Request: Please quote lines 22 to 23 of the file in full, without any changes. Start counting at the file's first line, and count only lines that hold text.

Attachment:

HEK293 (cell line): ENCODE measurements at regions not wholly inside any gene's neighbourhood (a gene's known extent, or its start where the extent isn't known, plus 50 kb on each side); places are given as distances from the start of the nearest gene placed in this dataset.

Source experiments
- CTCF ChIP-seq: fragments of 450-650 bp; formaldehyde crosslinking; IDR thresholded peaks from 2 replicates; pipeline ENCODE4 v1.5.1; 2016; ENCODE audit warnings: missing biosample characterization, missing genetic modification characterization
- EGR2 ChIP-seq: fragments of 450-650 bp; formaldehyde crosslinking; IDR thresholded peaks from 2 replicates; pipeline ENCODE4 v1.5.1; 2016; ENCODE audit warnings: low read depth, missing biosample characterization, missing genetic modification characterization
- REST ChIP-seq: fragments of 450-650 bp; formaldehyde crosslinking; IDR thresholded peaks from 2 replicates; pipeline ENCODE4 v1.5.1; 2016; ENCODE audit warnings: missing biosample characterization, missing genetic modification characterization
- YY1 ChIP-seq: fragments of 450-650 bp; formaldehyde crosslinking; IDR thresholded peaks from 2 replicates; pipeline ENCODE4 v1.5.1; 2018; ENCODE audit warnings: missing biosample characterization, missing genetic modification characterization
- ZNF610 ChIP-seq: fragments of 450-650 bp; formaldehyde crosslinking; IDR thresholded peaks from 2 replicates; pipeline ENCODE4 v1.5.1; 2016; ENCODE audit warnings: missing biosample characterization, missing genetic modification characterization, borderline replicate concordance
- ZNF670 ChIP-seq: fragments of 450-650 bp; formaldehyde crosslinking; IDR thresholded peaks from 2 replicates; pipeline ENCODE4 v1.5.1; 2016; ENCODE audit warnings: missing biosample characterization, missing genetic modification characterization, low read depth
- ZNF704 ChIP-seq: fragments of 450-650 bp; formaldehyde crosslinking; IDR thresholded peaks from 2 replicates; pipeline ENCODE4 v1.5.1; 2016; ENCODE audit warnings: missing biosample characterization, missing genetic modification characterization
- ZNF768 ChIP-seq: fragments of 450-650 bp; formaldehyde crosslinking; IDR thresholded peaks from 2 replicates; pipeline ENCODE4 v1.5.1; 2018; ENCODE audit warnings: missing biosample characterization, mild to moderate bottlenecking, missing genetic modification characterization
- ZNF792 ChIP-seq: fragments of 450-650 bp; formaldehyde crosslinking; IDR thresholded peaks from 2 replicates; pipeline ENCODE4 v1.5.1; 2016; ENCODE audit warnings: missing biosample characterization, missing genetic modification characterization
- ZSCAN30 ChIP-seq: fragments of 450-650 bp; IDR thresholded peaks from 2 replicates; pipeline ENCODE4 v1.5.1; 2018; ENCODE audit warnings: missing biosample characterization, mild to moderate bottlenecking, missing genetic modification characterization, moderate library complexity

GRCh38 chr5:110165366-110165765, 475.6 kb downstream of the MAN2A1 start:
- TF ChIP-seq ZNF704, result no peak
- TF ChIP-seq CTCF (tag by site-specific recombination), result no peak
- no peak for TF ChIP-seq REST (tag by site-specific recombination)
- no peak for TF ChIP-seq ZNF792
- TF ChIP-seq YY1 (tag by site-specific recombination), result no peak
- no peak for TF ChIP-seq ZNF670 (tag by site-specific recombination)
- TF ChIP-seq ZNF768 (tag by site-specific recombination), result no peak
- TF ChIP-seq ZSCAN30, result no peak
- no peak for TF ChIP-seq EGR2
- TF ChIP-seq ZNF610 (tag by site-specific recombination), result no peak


- no peak for TF ChIP-seq EGR2
- TF ChIP-seq ZNF610 (tag by site-specific recombination), result no peak